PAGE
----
There’s good news hidden in China’s tumbling stock markets and slowing economy. A government bid to curb risky lending, clean up industry, and restrain home prices is holding firm even as economic growth heads for its slowest annual pace in almost thirty years and the US trade standoff threatens to deepen.
Rather than reaching for the old investment spending and monetary binge playbook of 2009 or 2015, Beijing is cushioning economic blows with targeted tax cuts, investment incentives and efforts to get more credit to efficient private-sector companies.
Chinese President Xi Jinping may be nudging his nation onto a more sustainable growth path even if it means swallowing some losses along the way.
“Chinese leaders have made impressive initial success in reining in some of the most speculative parts of China’s financial system,” said Andrew Polk, co-founder of research firm Trivium China in Beijing. “Many analysts aren’t recognizing these considerable initial gains.”
For the world, the prospect of steadier economic growth, even if at a slowed pace, is welcome. And because China is so much bigger than it used to be, 6% growth can produce just as much global demand as the double-digit gains of old, meaning China will remain the world’s biggest growth engine.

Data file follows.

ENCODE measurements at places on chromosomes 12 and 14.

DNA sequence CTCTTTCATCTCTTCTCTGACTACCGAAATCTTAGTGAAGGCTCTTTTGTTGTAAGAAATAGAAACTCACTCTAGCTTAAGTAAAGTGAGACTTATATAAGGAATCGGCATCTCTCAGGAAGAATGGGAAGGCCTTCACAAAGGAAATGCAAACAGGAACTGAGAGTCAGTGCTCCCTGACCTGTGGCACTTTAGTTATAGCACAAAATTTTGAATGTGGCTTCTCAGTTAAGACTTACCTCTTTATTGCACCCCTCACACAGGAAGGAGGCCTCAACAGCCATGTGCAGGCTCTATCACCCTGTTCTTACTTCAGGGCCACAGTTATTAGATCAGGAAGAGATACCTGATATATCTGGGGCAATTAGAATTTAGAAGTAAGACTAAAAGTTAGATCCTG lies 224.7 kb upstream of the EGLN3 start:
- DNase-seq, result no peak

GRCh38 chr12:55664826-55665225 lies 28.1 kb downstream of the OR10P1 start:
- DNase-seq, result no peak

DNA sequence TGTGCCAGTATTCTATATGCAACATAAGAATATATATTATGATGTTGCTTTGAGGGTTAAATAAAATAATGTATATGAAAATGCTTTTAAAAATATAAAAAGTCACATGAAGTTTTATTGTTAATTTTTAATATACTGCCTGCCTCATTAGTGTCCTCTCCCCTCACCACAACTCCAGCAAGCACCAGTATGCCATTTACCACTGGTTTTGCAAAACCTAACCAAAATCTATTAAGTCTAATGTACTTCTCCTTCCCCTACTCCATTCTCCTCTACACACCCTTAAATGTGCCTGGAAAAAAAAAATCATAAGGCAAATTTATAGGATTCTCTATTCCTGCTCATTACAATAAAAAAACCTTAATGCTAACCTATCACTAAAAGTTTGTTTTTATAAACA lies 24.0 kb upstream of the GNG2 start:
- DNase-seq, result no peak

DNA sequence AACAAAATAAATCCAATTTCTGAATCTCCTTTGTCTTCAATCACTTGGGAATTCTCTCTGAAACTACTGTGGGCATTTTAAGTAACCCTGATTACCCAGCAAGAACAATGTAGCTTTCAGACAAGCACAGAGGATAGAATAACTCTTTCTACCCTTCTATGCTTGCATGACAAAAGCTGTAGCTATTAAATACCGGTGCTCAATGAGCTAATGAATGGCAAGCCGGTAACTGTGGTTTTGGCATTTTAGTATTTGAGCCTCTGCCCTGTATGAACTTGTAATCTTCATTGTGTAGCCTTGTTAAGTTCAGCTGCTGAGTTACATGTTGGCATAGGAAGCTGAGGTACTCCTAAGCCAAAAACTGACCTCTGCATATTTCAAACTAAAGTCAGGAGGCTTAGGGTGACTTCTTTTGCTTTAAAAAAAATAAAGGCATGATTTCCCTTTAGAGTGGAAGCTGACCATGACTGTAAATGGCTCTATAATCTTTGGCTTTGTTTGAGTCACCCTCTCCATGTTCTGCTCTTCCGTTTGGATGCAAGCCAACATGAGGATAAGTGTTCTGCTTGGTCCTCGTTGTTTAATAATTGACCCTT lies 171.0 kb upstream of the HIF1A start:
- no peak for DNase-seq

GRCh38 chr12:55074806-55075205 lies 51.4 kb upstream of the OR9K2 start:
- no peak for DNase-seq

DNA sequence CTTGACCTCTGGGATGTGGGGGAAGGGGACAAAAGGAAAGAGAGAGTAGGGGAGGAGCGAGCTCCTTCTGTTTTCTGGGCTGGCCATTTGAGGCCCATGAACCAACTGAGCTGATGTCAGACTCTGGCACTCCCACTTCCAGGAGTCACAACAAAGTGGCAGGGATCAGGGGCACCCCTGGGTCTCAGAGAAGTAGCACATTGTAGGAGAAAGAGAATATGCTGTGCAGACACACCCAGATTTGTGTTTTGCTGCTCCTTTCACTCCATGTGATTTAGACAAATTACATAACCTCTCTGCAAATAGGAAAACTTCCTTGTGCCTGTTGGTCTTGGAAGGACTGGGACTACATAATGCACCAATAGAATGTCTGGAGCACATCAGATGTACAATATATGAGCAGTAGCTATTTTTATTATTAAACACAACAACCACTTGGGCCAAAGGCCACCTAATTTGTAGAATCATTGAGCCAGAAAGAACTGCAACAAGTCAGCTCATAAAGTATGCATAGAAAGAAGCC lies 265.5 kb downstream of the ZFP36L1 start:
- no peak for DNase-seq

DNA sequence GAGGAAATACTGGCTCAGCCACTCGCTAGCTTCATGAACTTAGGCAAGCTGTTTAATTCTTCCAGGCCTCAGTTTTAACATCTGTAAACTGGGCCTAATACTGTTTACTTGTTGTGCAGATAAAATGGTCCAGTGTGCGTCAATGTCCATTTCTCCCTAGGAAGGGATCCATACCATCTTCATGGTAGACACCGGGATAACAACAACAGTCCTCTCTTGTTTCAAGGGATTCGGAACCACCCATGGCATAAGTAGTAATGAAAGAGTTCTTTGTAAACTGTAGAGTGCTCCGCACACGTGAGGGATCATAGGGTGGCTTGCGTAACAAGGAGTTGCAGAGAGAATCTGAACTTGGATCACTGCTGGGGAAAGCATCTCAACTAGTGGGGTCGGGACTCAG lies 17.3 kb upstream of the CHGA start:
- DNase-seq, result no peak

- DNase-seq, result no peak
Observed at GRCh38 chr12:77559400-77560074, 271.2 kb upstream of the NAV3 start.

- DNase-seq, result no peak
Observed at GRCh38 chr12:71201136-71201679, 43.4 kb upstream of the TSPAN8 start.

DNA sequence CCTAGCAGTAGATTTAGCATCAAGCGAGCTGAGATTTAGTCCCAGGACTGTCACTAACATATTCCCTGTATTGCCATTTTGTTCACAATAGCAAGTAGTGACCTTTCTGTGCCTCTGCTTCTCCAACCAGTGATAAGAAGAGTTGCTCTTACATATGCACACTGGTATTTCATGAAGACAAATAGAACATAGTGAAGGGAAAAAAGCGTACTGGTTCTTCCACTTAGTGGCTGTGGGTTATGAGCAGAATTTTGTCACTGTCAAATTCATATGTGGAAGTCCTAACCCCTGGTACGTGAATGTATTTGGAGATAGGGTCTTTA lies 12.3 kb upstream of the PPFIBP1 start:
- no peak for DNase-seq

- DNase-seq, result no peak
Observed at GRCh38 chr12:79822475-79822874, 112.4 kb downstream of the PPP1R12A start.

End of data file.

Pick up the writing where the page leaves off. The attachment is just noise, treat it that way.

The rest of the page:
One dividend from Xi’s policies to rein in excesses is productivity growth, which has risen from an average of about 1.9% annually between 2014 to 2016 to about 2.4% this year, said Morgan Stanley chief China economist Robin Xing in Hong Kong.
Among key factors driving the improvement is the elimination of excess industrial capacity in industries from steel to cement.
Xing estimates the increase of debt will be flat this year, leaving the total ratio at about 276% of gross domestic product and says it’s poised to rise about three percentage points in 2019.
That compares to annual average 15%age point increases between 2007 and 2015.
“It’s the first time China’s policy easing is mainly focused on fiscal rather than monetary policy,” said Xing. “They won’t be giving up their hard-earned achievements on leverage and capacity control.”
When viewed with a longer lens some of the pain Xi’s policies are inflicting on investors and companies can be seen as a good thing.
Consider corporate defaults, which are at a record this year as the squeeze on shadow banking continues. The IMF and World Bank have long argued that the removal of implicit guarantees would reduce moral hazard and allow risk to be meaningfully priced.
That is starting to happen. As the chart below shows, foreigners are piling into China’s bond market.
For Xi, there is a red line for the slowdown. He needs enough demand to meet the target of creating 11 million jobs a year (already met for 2018) and bottom-line economic growth of about 6.2% for the next couple of years to deliver on a pledge that 2020 GDP and income levels would be double those in 2010.